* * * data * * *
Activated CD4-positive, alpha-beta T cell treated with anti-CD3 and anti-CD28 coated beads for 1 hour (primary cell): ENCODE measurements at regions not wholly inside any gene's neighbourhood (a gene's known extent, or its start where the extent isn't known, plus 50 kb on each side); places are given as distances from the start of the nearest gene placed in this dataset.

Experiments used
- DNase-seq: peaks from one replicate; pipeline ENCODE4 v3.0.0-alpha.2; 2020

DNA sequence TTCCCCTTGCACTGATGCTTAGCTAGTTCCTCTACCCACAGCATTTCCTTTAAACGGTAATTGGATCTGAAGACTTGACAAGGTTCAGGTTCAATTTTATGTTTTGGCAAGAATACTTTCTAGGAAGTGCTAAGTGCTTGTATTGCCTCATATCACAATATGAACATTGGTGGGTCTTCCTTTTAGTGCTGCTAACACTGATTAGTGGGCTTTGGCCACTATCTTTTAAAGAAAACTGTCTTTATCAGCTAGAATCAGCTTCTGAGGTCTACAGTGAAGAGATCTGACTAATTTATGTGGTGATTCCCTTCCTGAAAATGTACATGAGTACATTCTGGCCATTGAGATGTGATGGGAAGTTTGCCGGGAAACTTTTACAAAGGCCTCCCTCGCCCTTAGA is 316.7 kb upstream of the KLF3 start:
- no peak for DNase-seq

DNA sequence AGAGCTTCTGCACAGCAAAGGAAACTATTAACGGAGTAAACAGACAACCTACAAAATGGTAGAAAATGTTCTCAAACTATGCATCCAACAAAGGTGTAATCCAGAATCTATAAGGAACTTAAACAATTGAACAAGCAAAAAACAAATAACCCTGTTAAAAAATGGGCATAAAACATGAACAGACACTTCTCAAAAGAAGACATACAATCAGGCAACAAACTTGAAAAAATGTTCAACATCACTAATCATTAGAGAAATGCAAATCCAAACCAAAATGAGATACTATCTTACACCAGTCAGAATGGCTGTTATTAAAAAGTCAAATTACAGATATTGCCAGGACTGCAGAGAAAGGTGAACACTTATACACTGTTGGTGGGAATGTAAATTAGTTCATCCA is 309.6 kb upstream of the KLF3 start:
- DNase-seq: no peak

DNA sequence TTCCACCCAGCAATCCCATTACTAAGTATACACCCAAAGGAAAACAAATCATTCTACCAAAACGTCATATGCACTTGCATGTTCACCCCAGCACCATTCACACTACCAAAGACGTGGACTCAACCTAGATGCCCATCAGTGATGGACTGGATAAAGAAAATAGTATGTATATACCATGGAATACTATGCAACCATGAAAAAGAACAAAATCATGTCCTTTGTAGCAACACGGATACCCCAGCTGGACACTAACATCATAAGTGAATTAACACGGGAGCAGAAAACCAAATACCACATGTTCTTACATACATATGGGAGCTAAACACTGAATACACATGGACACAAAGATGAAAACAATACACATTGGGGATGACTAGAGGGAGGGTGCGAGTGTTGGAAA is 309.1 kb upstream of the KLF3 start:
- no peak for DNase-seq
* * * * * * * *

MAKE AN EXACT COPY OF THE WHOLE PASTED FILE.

Activated CD4-positive, alpha-beta T cell treated with anti-CD3 and anti-CD28 coated beads for 1 hour (primary cell): ENCODE measurements at regions not wholly inside any gene's neighbourhood (a gene's known extent, or its start where the extent isn't known, plus 50 kb on each side); places are given as distances from the start of the nearest gene placed in this dataset.

Experiments used
- DNase-seq: peaks from one replicate; pipeline ENCODE4 v3.0.0-alpha.2; 2020

DNA sequence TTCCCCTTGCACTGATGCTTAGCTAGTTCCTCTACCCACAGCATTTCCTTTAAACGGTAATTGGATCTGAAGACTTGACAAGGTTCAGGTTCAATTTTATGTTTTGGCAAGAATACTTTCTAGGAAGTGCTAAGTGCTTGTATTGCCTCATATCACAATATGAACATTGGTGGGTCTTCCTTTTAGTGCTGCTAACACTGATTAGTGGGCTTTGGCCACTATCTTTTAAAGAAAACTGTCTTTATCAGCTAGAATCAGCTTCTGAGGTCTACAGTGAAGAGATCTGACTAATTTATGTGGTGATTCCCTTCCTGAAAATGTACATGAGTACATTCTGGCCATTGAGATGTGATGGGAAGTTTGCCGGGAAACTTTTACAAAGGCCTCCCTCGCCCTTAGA is 316.7 kb upstream of the KLF3 start:
- no peak for DNase-seq

DNA sequence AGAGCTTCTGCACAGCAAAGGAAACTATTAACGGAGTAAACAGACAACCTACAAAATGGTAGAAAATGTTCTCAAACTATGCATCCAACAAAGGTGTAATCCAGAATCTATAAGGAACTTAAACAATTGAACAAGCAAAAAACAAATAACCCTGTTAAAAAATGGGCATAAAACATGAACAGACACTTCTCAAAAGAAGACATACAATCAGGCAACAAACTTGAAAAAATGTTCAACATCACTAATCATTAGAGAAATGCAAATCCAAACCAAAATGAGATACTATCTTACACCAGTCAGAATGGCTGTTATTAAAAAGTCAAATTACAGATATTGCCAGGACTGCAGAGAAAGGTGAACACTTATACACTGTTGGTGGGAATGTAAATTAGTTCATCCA is 309.6 kb upstream of the KLF3 start:
- DNase-seq: no peak

DNA sequence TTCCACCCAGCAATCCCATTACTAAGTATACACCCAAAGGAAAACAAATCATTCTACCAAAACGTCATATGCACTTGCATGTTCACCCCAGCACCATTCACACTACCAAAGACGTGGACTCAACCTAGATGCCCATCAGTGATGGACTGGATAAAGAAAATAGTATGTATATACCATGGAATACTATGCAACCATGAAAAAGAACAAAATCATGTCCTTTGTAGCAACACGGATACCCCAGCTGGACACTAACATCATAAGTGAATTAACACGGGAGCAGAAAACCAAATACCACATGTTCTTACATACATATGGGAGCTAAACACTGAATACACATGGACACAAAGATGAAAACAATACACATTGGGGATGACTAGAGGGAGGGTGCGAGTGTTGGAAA is 309.1 kb upstream of the KLF3 start:
- no peak for DNase-seq